Every student must complete one workshop. The professors and courses refer to the 2015-2016 academic year - please be aware that courses and professors change each year.
- Information Technology Law
- International Law
- Law and Economics
- Law and History
- Law and Political Thought
- Private Law Theory
Workshop: Information Technology Law
Professor Michael Birnhack, Professor Assaf Jacob
Digital networks have an almost infinite number of speech opportunities, communications, commerce and more, but also posed substantial challenges of copyright infringement, privacy violations, harm to one's reputation, terrorist activity, scams and more. What is the relationship between law and information technologies? This is the topic of the workshop. The workshop invites experts from Israel and abroad to present their current work, from law and other relevant disciplines. We will discuss these issues by way of critically reading several yet-unpublished works in progress on cutting edge topics, and then discussing the papers with the authors. This is an advanced seminar and assumes prior familiarity with the general themes of law and technology.
**Students in the Law & Technology track of the International LL.M program are expected to take the workshop.
Workshop: International Law
Professor Eyal Benvenisti, Professor Aeyal Gross, Dr. Doreen Lustig
Tel Aviv University International Law Workshop serves as a forum in which leading international law scholars, from Israel and abroad, present their works in progress and address past and contemporary challenges to international law. The workshop also provides TAU students (including LL.M. and Ph.D students) with the opportunity to read and comment on presented and classic texts. Students are assigned to write eight reaction papers and engage with the authors during the workshop's sessions.
Prerequisites: International Law.
Workshop: Law & Economics
Professor Avraham Tabbach & Dr. Shay Lavie
This workshop will provide students the opportunity to engage with ongoing research in the economic analysis of law, written by leading worldwide scholars. At most of the meetings, invited speakers will present works in progress, and an in-class discussion will follow. Students are required to read, before sessions, the papers to be presented and to submit brief written comments on eight papers throughout the semester. Grades will be based on the written comments’ quality as well as class participation. Enrollment is permitted to students who have completed their first year in law school; as topics change, students may take the workshop multiple times.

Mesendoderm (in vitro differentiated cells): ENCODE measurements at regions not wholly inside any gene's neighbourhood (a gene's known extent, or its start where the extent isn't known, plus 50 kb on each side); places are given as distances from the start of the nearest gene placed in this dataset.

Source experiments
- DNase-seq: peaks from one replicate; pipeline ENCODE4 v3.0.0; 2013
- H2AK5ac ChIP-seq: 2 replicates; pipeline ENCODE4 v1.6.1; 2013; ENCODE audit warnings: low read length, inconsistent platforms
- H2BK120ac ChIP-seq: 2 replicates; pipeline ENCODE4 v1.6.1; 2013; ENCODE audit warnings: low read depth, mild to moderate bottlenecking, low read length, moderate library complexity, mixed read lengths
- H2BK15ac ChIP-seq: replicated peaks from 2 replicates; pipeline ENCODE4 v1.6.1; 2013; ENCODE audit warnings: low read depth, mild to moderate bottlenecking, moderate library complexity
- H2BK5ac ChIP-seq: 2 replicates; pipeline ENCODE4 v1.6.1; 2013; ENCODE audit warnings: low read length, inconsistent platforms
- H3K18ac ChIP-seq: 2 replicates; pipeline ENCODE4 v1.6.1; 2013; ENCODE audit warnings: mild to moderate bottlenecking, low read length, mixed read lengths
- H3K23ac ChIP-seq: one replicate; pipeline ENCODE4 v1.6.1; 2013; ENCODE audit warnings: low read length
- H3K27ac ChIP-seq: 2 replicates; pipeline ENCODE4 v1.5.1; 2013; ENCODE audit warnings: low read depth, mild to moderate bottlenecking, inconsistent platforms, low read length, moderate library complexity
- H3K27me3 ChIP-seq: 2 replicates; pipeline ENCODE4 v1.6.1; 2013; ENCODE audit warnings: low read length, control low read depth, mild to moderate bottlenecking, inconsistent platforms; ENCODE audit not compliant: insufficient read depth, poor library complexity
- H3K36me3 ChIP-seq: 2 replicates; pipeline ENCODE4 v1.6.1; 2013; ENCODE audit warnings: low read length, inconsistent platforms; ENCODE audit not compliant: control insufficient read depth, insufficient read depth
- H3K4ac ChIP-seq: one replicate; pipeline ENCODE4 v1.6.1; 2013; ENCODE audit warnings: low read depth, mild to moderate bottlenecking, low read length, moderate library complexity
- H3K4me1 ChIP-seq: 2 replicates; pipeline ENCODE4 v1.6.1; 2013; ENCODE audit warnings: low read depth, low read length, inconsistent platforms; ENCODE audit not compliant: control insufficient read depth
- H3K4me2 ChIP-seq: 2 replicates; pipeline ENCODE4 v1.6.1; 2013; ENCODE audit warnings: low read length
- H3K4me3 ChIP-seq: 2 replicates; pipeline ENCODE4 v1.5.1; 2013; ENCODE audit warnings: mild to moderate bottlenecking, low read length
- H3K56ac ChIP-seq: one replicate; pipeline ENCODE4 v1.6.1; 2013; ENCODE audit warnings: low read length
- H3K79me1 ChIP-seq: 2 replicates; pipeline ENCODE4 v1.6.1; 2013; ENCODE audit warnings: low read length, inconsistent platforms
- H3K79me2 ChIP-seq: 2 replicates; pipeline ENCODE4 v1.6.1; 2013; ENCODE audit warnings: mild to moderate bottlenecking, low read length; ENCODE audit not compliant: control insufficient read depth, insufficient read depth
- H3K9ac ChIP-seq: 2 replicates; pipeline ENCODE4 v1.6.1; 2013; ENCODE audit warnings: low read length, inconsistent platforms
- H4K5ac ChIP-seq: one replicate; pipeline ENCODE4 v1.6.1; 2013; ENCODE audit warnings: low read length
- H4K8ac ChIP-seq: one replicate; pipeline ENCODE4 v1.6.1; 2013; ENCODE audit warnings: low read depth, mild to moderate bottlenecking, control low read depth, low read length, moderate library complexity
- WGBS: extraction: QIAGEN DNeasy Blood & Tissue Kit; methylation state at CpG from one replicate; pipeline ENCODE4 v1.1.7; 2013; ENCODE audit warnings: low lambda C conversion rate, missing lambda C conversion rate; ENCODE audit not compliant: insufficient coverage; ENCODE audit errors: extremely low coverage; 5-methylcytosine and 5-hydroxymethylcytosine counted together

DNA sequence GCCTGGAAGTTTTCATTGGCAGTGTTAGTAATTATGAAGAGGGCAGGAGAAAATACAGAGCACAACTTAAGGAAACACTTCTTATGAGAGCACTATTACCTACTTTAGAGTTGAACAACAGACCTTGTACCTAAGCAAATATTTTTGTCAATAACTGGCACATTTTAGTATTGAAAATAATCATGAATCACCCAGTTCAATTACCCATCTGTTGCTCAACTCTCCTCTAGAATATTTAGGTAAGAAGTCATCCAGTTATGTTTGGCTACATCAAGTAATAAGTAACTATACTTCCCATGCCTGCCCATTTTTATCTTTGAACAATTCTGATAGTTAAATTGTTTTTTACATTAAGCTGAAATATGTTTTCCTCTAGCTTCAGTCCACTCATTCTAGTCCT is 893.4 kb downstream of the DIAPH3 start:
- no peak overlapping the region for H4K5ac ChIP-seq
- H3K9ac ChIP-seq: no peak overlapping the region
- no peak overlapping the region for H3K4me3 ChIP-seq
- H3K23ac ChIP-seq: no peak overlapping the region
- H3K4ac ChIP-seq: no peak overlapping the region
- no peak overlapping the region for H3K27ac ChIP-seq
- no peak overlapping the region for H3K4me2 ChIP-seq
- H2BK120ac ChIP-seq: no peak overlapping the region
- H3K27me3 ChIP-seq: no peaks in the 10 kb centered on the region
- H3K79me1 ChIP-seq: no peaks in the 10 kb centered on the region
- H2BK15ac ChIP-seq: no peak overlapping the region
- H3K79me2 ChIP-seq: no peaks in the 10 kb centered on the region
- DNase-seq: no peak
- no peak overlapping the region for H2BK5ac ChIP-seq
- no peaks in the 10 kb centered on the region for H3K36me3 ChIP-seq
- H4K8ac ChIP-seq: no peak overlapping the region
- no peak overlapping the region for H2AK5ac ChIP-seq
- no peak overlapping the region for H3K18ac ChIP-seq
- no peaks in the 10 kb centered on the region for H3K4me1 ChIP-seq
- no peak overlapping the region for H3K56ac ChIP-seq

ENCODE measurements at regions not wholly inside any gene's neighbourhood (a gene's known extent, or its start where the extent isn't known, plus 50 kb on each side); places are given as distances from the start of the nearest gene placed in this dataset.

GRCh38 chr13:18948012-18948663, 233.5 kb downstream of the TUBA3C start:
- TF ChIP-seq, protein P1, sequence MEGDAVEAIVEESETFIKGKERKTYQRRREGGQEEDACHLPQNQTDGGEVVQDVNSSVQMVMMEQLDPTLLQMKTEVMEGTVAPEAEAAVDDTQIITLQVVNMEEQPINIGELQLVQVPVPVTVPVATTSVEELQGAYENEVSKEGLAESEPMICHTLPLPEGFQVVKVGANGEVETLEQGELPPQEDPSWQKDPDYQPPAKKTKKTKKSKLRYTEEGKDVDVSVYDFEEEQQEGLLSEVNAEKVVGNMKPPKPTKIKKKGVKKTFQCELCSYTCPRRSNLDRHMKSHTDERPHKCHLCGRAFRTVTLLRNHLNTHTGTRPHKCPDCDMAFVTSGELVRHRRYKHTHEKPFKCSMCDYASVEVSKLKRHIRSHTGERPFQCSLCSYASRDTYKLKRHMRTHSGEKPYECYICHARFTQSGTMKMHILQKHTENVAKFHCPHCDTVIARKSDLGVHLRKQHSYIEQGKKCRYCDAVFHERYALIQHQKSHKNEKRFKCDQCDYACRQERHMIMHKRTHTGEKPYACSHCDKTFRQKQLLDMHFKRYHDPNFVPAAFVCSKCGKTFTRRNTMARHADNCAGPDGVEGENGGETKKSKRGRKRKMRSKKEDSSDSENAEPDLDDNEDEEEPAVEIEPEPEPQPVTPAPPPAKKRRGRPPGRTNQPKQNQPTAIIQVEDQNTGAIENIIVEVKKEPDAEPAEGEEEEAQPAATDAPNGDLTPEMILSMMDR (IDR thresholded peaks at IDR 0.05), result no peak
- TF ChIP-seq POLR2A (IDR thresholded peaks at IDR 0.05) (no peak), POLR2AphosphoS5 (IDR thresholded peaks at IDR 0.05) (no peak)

Workshop: Law and History
Professor Ron Harris, Professor Assaf Likhovski & Dr. Lena Salaymeh
The legal history workshop presents a wide range of topics, research questions, and methodological issues. The course will mainly consist of weekly meetings in which leading scholars from Israel and abroad will discuss their works-in-progress. Participants will gain insight into the mechanics and dilemmas of legal history research and writing, exposure to current trends in the field, and experience in critiquing scholarship effectively and fairly. In addition to being graded on class participation, students will be required to write several short (2-page) critiques of the articles.
Workshop: Law & Political Thought: Critiques of Secularism
Professor Shai Lavi, Dr. Lena Salaymeh, Dr. Khaled Furani
The theme of the Spring 2016 Law & Political Thought Workshop is Critiquing Secularism. The Workshop will present a wide range of topics, research questions, and methodological issues at the intersection of secularism, religion, and law. The course will consist of several introductory meetings to provide a framework for approaching issues related to the interaction of law, religion, and secularism. In subsequent meetings, leading scholars from Israel and abroad will discuss their works-in-progress. Participants will gain insight into the mechanics and dilemmas of religious and secular legal issues, exposure to current trends in the field, and experience in critiquing scholarship effectively and fairly. In addition to being graded on class participation, students will be required to write several short (2-page) critiques of the work-in-progress articles presented by our guests.
Workshop: Private Law Theory
Professor Hanoch Dagan, Professor Roy Kreitner
The Private Law Theory Workshop is a forum for ongoing scholarly research in private law and a Law Faculty course. The Workshop presents new scholarship on topics in and around contract, torts, property, and unjust enrichment. Students who take the workshop for credit submit written comments —in English or in Hebrew— on the papers presented. Sessions include a brief presentation followed by an open discussion (q. & a.) with the participation of students and faculty. The discussions will proceed under the assumption that the presented paper has been read carefully by all the participants.